The most attention has come from an article in this month's edition of Money magazine, which named Danville one of the top five places to retire in its print edition and included it among a list of 25 retirement destinations in an online list.
The town also will be featured in Where to Retire magazine in November.
So how does Danville end up on a list typically populated by metropolitan areas or places near sun-splashed beaches? Beth Braverman, who researched and wrote the piece on Danville, said the magazine didn't just want to focus on typical retirement enclaves.
"One of the things we wanted was broad geographical diversity," Braverman said. “For a lot of people, those (more stereotypical) kinds of places are not practical or feasible, and not everybody wants that kind of retirement."
For its rankings, Money used a database of about 1,200 cities with at least 30 percent of the population over age 50. According to the 2010 Census, about 36 percent of Danville's population fit those demographics.
Braverman said the list was narrowed from there based on cost of living, house prices and taxes. From there, writers gathered information about everything else the town had to offer.
Braverman said among the things that stood out most about Danville were the presence of a hospital and college, the emphasis on the arts, and the history
After talking to Charlie Cox with the Danville-Boyle County Economic Development Partnership, Braverman also interviewed residents and Realtors.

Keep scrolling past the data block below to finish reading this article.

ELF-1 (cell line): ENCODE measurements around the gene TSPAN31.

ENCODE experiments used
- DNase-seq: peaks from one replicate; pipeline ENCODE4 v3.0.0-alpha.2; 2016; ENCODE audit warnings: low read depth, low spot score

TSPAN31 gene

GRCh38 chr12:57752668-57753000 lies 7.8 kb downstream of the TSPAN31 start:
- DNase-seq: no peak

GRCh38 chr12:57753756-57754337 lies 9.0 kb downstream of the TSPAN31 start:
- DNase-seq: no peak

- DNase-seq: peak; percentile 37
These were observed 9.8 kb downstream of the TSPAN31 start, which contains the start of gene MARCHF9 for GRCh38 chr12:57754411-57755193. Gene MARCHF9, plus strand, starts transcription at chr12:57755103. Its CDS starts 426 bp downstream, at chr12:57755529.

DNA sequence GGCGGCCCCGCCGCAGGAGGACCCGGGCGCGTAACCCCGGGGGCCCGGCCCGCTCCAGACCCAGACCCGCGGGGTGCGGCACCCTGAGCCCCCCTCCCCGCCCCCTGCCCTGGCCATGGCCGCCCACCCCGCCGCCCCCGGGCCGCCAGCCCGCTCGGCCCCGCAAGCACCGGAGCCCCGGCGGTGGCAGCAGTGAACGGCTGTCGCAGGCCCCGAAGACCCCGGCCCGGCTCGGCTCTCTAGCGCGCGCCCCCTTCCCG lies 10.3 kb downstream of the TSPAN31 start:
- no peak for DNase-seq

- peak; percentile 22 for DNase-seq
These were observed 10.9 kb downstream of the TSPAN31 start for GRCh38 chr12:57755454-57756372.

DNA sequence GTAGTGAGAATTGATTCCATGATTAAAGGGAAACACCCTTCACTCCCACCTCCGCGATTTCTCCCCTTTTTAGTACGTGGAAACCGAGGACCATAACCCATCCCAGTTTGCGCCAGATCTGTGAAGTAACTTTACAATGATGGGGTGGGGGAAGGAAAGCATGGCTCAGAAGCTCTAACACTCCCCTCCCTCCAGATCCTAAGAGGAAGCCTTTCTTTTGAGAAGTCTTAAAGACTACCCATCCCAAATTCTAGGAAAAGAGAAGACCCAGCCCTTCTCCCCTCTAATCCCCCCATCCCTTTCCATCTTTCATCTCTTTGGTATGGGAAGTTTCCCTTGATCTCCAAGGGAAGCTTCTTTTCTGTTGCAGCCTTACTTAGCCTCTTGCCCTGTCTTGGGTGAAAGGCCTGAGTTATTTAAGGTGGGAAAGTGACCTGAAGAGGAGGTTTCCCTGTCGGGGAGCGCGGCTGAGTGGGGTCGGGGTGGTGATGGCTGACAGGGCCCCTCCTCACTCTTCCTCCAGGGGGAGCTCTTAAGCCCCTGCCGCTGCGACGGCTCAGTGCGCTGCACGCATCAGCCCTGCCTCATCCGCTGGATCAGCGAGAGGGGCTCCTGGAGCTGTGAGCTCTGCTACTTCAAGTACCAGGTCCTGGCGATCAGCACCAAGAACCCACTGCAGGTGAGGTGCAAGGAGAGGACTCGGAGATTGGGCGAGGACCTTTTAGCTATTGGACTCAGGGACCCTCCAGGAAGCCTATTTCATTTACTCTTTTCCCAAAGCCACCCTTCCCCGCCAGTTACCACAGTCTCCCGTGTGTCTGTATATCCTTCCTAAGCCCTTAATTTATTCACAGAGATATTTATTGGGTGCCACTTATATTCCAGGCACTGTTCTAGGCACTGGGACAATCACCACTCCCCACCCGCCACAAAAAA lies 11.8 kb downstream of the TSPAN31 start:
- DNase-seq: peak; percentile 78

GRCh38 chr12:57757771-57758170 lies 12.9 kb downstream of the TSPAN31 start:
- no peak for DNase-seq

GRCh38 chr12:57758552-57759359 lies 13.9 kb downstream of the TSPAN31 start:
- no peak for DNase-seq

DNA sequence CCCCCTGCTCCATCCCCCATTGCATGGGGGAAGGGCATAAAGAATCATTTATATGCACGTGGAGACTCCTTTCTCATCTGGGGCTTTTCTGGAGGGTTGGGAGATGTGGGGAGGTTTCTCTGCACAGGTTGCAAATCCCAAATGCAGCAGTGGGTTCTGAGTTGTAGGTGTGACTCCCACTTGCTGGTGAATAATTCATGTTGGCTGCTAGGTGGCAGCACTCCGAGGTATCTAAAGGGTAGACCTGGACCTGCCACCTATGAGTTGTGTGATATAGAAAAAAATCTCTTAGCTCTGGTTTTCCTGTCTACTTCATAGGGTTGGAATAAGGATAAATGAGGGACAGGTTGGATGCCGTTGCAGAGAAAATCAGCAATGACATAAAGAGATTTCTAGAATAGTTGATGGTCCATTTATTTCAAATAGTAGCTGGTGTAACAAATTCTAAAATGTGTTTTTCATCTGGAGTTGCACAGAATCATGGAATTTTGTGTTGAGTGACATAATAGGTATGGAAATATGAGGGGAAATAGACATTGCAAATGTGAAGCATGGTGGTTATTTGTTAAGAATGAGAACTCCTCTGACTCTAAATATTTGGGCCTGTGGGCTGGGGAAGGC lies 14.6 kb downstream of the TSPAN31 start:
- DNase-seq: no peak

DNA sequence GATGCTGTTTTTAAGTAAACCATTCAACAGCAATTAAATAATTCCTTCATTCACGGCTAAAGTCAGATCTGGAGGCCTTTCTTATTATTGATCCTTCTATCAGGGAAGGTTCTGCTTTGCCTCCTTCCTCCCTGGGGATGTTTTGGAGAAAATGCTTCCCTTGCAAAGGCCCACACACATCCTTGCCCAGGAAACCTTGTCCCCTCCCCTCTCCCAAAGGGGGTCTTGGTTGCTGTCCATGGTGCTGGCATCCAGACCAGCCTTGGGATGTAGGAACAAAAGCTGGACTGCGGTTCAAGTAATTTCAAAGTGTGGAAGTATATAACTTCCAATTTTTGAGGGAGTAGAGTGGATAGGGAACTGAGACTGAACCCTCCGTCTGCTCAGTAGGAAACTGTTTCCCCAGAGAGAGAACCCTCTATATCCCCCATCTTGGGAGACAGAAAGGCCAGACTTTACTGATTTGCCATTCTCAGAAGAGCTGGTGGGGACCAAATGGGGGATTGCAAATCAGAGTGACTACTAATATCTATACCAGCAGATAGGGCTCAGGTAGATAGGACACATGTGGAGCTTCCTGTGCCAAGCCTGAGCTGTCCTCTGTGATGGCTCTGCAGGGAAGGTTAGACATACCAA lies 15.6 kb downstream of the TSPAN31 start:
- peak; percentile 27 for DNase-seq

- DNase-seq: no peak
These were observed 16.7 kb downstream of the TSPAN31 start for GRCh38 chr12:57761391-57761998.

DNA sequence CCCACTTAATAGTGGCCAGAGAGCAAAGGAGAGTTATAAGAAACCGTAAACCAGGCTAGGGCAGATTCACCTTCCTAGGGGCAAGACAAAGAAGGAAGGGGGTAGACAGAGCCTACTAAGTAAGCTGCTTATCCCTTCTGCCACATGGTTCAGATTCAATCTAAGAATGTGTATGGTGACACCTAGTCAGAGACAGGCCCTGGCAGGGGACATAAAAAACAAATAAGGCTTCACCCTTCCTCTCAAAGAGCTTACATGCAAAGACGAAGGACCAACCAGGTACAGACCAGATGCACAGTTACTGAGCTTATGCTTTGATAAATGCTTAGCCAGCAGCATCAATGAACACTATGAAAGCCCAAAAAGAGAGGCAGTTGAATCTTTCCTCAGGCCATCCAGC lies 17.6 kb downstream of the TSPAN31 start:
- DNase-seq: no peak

"Everyone I spoke to talked about what a nice, warm community it was but also said there was plenty to do in the downtown," Braverman said.
While Danville may benefit from having an unexpected amount of activity for a town its size, Braverman said the proximity to Lexington and Louisville is also a plus.
The Blackburns were one of the families Cox referenced when talking up the virtues of Danville as a retirement spot to Braverman, and they say they were taken with many of the offerings chronicled in her article, particularly the arts scene.
The couple knew they wanted to make their next home in central Kentucky but decided to choose Danville last year.
The Blackburns, both originally from southern Ohio, were familiar with the area, and David Blackburn, a hospital executive for more than 35 years, had spent time at Pattie A. Clay Regional Medical Center in Richmond in the 1970s.
The couple, who built a house in Rolling Hills subdivision, are regulars at Norton Center for the Arts performances and the Community Arts Center, where David Blackburn is taking drawing classes.
The history buffs also have been able to act as tour guides for family and friends intrigued by their new hometown.
"We had a friend who was coming in from Arkansas and he said he wanted to do two things when he came to visit, go to the Cumberland Gap and be on the Wilderness Road," Pamela Blackburn said. "I told him we could take him to Cumberland Gap, but we have the Wilderness Road right here. It plays into your imagination, because the history is so alive here."
David Blackburn, no stranger to medical facilities in his professional life, said he has had positive first-hand experience with local health care so far. A cancer survivor, he is complimentary of Commonwealth Cancer Center and Ephraim McDowell Regional Medical Center.
The couple said they have been accepted into the community with a warmth they couldn't have expected.
"Sometimes you might have some kind of buyer's remorse, but not us," David Blackburn said. "We're very pleased."
Local officials are hoping to perpetuate the image of the town as a destination for life's next phase.